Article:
Wednesday, September 14, 2011

Desai debuts as novella writer

In one of the finest works of her career, Anita Desai's latest book, The Artist of Disappearance, coming out later this year, comprising three novellas, her first offering after seven years since The Zigzag Way, captures with pervasive intensity the slow debilitation of ambition and spirit of its characters, and their isolation, to the point of self-flagellation of mind, memory and existence.

Desai, 74, has had success in writing both short stories and novels in a career that spans over six decades now. She published her first story when she was nine years old. Two of her novels, Clear Light of Day published in 1980, and In Custody in 1984, were nominated for the Booker Awards for Fiction, now known as the Man Booker Award.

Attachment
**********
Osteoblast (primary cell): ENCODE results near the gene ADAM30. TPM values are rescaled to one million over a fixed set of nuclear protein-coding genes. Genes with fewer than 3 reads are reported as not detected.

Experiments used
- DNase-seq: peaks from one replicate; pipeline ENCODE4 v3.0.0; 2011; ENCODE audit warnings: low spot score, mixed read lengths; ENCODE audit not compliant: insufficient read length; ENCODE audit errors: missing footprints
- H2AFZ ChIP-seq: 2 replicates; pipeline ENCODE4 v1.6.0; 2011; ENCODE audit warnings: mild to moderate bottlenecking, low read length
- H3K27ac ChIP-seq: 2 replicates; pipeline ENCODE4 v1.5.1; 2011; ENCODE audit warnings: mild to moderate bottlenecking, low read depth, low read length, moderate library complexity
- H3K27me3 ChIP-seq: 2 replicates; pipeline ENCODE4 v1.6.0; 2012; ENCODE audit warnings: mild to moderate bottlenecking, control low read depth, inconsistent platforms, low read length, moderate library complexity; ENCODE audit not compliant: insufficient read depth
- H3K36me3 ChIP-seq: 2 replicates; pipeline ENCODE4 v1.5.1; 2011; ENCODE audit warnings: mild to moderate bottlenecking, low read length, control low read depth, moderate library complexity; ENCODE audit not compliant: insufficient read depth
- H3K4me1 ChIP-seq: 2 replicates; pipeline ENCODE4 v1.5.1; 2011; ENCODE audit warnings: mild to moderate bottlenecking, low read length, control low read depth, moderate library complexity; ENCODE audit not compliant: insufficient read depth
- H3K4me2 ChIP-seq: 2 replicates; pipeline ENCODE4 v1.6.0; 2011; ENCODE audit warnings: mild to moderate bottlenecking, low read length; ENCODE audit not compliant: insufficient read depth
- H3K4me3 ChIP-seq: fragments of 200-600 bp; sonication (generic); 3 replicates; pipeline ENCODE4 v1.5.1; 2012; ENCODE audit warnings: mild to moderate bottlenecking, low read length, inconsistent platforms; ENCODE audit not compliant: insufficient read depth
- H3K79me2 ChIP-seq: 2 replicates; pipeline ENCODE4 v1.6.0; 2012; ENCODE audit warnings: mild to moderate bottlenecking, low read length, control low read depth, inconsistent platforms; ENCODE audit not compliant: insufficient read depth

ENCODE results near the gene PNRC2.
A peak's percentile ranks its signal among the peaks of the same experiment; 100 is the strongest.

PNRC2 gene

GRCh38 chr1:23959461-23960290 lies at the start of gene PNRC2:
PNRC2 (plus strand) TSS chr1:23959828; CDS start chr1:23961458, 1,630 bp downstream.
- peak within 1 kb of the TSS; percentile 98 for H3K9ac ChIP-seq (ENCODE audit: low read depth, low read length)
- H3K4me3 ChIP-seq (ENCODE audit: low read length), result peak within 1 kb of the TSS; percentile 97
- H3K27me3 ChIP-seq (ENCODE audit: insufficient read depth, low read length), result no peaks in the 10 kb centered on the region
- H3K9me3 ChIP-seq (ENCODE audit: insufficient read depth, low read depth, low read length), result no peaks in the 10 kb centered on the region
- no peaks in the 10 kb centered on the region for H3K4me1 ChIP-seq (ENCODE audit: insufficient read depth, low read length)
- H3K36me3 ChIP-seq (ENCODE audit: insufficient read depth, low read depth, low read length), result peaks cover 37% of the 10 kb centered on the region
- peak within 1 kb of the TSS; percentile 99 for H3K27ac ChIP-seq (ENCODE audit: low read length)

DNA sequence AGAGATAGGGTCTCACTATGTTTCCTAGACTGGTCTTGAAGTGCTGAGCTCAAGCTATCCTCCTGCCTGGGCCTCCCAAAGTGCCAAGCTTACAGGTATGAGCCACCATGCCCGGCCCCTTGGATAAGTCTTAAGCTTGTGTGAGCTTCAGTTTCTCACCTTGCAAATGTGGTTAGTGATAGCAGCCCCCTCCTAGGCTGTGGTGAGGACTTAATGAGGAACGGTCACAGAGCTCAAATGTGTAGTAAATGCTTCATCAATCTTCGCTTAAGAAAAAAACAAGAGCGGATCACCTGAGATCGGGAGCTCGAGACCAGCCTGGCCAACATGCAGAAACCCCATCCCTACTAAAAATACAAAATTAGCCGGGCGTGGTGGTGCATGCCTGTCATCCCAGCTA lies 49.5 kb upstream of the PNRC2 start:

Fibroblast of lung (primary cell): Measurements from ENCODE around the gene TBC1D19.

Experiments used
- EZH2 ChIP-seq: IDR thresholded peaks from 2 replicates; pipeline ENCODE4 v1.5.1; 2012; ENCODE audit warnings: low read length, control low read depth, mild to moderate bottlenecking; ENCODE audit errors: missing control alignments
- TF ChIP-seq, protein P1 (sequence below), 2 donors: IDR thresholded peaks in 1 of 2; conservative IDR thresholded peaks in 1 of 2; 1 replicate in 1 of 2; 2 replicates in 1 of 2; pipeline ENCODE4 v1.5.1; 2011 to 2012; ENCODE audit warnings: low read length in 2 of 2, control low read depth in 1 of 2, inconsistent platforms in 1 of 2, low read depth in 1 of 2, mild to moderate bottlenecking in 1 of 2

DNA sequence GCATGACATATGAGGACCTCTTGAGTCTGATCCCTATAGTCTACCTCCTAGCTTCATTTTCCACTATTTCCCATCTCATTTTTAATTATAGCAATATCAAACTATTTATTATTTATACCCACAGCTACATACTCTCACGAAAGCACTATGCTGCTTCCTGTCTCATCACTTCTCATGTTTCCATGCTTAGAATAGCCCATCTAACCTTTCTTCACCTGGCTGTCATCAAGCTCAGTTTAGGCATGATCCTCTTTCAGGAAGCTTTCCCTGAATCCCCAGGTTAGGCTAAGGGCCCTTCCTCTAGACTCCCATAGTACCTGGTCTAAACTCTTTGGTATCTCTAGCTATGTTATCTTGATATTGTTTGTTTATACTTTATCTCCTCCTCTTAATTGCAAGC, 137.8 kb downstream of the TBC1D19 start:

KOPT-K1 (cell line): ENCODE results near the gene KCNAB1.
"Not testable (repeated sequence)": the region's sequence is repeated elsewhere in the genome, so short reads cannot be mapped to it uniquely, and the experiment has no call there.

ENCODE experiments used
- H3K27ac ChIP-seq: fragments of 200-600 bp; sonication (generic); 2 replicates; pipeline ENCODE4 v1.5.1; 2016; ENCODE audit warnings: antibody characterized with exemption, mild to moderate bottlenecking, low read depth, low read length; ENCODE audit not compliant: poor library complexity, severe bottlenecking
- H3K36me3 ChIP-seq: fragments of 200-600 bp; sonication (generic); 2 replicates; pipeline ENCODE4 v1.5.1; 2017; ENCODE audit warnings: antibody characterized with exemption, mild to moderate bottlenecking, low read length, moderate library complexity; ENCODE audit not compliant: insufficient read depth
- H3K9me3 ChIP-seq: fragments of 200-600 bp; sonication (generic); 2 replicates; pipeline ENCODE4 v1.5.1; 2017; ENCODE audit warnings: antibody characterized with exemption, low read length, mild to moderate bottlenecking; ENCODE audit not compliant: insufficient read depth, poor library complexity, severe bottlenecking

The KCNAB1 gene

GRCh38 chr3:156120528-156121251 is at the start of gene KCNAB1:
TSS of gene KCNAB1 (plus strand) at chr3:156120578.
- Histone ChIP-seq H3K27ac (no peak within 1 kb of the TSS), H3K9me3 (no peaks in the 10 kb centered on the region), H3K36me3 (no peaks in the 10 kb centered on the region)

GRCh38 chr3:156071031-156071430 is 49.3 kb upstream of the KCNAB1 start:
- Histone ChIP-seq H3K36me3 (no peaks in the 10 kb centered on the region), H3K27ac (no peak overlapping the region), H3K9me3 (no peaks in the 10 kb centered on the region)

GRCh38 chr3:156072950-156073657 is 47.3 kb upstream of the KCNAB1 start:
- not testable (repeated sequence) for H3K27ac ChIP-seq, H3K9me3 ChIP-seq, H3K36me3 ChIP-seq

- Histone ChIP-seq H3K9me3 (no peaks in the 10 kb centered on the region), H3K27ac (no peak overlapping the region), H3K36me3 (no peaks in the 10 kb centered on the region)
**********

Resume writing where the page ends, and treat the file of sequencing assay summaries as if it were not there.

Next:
Her collection of short stories, "Fasting, Feasting", in 1999, also got short-listed for the same award. But it is perhaps in the art of the novella, that strange depth of the literary canyon where it is difficult to fathom if the echo from below has reached the top or not, that Desai is strikingly brilliant in capturing with intricate detail and the right kind of pace the life of her characters and plots, exploring deftly various nuances of tedium, isolation and eccentricities, without satiating or saturating too early.

Full report here International Business Times

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